The internet’s core infrastructure was hacked to steal ethereum from a popular wallet service

Worth breaking the internet for.
Worth breaking the internet for.
Image: Reuters/Dado Ruvic
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About $150,000 worth of ether was stolen from users of MyEtherWallet yesterday. The attackers apparently used an elaborate scheme to reroute internet traffic to target the popular wallet service.

The attackers exploited vulnerabilities in two basic internet protocols that route traffic around the world, the Border Gateway Protocol (BGP) and the Domain Name System (DNS). Such attacks are common, but this incident was notable for the lengths the hackers went to, affecting services from Amazon, Google, and major internet service providers in the process. Security researcher Kevin Beaumont called it the largest attack of its kind he has witnessed, highlighting the “fragility of internet security.”

MyEtherWallet users noticed something amiss when they went to the wallet’s website and received a warning saying it was using an invalid security certificate. One user on Reddit reported seeing the warning, but proceeding to log in anyway since the website address and everything else about the service appeared to be fine. After logging in, a 10-second timer appeared, counting down to the wallet’s funds being transferred out to the attacker. “I have no idea what happened,” Reddit user rotistain wrote.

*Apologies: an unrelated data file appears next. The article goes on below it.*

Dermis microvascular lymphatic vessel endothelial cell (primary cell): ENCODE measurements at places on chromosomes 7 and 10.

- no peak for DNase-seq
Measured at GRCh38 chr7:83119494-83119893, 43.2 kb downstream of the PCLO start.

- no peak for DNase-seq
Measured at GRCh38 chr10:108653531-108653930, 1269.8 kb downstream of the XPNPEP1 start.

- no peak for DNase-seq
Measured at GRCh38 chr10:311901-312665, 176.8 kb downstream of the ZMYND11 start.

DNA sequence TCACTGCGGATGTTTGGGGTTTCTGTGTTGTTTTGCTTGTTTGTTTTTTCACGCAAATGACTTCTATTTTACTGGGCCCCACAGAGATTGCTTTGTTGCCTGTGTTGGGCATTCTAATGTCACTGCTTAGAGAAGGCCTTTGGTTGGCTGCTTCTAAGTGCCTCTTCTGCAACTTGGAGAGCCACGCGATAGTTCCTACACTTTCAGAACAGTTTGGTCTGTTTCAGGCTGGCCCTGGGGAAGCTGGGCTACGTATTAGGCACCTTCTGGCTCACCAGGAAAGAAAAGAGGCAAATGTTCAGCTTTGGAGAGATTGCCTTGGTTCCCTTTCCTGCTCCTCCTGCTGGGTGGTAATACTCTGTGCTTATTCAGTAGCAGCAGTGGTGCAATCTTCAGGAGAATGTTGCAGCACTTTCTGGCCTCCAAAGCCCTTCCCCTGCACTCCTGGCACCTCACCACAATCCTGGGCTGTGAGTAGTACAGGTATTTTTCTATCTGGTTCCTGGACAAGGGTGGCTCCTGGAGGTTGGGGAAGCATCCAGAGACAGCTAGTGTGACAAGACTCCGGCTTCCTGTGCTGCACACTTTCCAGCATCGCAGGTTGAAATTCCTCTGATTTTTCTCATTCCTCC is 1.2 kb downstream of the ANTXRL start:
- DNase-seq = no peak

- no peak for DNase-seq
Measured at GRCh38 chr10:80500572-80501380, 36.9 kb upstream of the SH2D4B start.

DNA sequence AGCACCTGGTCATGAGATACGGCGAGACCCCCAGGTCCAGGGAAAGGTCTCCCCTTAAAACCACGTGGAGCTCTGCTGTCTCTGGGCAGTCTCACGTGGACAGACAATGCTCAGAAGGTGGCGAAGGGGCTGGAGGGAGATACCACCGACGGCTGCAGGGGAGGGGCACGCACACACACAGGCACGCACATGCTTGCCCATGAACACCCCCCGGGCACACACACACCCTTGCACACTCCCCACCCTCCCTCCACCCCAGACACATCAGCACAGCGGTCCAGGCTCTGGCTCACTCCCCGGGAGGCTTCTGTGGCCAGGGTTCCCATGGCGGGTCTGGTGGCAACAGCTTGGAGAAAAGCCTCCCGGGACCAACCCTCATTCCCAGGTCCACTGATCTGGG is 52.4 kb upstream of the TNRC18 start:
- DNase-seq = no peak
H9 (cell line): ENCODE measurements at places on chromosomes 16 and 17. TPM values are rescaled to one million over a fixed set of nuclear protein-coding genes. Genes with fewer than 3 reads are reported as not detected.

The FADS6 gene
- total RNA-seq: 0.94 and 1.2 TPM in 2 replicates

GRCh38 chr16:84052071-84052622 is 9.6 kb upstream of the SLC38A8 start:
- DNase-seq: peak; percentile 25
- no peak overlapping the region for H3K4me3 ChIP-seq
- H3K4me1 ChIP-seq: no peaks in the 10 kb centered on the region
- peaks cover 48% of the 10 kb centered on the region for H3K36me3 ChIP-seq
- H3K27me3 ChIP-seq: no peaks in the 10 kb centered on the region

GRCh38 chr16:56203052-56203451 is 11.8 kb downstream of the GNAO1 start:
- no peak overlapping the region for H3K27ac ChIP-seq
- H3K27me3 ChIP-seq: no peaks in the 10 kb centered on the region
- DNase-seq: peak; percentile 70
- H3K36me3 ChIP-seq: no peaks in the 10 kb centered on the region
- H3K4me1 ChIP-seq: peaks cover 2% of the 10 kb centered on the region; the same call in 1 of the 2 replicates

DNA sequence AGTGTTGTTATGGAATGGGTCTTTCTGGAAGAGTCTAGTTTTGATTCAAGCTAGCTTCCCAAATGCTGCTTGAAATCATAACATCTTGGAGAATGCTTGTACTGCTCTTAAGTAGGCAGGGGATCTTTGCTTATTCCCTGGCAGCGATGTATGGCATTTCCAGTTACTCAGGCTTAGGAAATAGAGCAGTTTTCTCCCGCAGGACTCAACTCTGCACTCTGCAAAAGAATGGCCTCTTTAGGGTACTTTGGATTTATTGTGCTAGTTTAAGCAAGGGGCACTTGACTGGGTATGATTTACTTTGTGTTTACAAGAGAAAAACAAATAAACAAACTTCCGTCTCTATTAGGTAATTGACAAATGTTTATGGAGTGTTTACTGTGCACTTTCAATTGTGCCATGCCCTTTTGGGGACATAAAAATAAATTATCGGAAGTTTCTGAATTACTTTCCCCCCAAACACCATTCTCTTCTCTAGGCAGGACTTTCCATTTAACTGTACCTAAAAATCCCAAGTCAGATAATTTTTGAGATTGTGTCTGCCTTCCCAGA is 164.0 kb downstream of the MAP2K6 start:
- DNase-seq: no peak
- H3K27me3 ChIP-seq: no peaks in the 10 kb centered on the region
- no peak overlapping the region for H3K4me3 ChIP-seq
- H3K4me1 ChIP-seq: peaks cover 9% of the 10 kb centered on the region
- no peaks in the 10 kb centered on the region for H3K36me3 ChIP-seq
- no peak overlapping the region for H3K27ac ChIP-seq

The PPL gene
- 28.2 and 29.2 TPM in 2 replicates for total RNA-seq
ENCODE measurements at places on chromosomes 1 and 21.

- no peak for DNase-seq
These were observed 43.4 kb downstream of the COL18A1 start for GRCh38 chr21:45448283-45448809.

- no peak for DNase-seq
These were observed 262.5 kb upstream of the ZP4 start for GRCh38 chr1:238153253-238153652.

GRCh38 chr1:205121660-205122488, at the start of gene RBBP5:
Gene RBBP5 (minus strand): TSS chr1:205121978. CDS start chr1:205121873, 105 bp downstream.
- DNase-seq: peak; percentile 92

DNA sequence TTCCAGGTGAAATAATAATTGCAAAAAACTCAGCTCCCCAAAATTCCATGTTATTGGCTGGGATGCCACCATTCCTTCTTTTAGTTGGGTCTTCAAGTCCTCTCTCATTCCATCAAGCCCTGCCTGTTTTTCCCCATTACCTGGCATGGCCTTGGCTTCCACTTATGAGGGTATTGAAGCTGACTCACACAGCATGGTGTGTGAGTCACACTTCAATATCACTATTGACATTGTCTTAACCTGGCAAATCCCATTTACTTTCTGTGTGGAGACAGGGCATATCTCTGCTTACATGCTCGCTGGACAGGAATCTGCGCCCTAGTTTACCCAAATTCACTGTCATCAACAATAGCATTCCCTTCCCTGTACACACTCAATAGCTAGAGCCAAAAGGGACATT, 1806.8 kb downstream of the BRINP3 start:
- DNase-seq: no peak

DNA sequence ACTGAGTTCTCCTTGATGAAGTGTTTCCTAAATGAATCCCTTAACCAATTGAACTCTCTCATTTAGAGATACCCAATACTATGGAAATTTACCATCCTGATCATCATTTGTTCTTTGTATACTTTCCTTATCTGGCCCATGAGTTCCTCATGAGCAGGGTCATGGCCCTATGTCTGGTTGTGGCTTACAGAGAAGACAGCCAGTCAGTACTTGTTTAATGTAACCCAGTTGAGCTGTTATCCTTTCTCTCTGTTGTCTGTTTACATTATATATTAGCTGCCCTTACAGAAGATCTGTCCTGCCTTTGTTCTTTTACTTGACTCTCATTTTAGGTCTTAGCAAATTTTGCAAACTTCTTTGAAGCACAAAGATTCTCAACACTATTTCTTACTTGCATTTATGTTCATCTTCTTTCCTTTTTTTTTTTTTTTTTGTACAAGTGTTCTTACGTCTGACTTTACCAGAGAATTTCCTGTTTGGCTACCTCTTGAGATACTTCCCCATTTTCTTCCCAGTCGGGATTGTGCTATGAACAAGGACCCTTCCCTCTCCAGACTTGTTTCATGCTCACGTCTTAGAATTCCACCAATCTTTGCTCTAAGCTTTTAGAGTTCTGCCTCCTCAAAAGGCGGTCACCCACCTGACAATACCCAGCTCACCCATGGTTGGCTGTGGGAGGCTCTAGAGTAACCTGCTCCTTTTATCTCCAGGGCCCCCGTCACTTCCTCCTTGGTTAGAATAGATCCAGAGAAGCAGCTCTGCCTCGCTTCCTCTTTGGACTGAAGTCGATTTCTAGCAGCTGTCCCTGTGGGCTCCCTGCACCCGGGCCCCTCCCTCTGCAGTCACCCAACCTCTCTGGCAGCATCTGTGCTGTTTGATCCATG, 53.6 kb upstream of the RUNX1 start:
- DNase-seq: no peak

It’s not really rotistain’s fault. The attack was particularly difficult for end-users to detect because it compromised fundamental internet systems. The internet is made up of clusters of networks—say, between carriers like Verizon and AT&T. Traffic passes between these clusters using the BGP system. But the system relies on each network to signal its traffic routes, and these signals are rarely checked. This lets an attacker post fraudulent announcements that redirect traffic without detection.

The incident “highlights how almost nobody noticed until the attack stopped,” Beaumont wrote. “There is a blind spot.”

Still, it’s not easy to hijack BGP to pull off an attack. “Mounting an attack of this scale requires access to BGP routers at major ISPs and real computing resource to deal with so much DNS traffic,” Beaumont wrote. In this case, it looks like the attackers were intercepting traffic bound for an Amazon Web Services feature called Route 53. Amazon said in a statement to Ars Technica that its systems weren’t compromised, and that the problem originated from an internet service provider making fraudulent traffic announcements. Research provider Internet Intelligence identified the ISP as eNet, in Ohio. When contacted, the firm said it couldn’t comment on an “ongoing investigation.” Beaumont’s analysis also shows that servers hosted by Equinix in Chicago were involved in the attack. Equinix told Ars Technica that it didn’t control the servers, which belonged to a customer.

MyEtherWallet chief executive Kosala Hemachandra urged his users to use an offline version of the wallet or a hardware wallet. “This is an ongoing battle that requires us all to stick together,” he said in a statement. That’s cold comfort for users of MEW who lost funds in the attack. A user who goes by scrap4crap on Reddit said 20 ETH was lost in the attack, worth about $14,000 at yesterday’s prices. “Going to kill myself now,” the user declared.